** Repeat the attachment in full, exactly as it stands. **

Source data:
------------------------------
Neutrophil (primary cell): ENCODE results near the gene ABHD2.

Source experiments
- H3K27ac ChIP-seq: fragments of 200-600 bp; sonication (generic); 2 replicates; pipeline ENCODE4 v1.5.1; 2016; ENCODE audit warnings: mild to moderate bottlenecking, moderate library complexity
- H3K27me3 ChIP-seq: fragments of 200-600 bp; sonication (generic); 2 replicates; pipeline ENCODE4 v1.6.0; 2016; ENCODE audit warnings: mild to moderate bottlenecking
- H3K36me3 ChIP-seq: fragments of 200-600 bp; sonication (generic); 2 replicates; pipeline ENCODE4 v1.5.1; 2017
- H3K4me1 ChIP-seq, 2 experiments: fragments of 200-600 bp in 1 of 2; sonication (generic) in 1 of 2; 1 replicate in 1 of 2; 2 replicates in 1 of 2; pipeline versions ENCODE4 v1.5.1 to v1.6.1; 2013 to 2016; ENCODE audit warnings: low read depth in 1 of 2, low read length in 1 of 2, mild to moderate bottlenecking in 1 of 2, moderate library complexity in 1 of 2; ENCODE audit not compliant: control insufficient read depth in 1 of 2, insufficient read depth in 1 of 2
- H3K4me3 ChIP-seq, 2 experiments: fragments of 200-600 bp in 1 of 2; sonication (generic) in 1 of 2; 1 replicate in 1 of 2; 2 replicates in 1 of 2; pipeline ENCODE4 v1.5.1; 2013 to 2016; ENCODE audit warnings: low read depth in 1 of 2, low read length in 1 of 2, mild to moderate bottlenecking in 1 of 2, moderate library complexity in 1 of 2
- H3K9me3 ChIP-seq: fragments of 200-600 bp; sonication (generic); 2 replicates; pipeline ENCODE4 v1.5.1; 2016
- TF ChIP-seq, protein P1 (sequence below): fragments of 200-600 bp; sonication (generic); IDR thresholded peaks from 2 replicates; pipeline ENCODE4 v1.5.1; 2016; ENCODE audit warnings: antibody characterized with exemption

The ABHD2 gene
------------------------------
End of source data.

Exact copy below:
Neutrophil (primary cell): ENCODE results near the gene ABHD2.

Source experiments
- H3K27ac ChIP-seq: fragments of 200-600 bp; sonication (generic); 2 replicates; pipeline ENCODE4 v1.5.1; 2016; ENCODE audit warnings: mild to moderate bottlenecking, moderate library complexity
- H3K27me3 ChIP-seq: fragments of 200-600 bp; sonication (generic); 2 replicates; pipeline ENCODE4 v1.6.0; 2016; ENCODE audit warnings: mild to moderate bottlenecking
- H3K36me3 ChIP-seq: fragments of 200-600 bp; sonication (generic); 2 replicates; pipeline ENCODE4 v1.5.1; 2017
- H3K4me1 ChIP-seq, 2 experiments: fragments of 200-600 bp in 1 of 2; sonication (generic) in 1 of 2; 1 replicate in 1 of 2; 2 replicates in 1 of 2; pipeline versions ENCODE4 v1.5.1 to v1.6.1; 2013 to 2016; ENCODE audit warnings: low read depth in 1 of 2, low read length in 1 of 2, mild to moderate bottlenecking in 1 of 2, moderate library complexity in 1 of 2; ENCODE audit not compliant: control insufficient read depth in 1 of 2, insufficient read depth in 1 of 2
- H3K4me3 ChIP-seq, 2 experiments: fragments of 200-600 bp in 1 of 2; sonication (generic) in 1 of 2; 1 replicate in 1 of 2; 2 replicates in 1 of 2; pipeline ENCODE4 v1.5.1; 2013 to 2016; ENCODE audit warnings: low read depth in 1 of 2, low read length in 1 of 2, mild to moderate bottlenecking in 1 of 2, moderate library complexity in 1 of 2
- H3K9me3 ChIP-seq: fragments of 200-600 bp; sonication (generic); 2 replicates; pipeline ENCODE4 v1.5.1; 2016
- TF ChIP-seq, protein P1 (sequence below): fragments of 200-600 bp; sonication (generic); IDR thresholded peaks from 2 replicates; pipeline ENCODE4 v1.5.1; 2016; ENCODE audit warnings: antibody characterized with exemption

The ABHD2 gene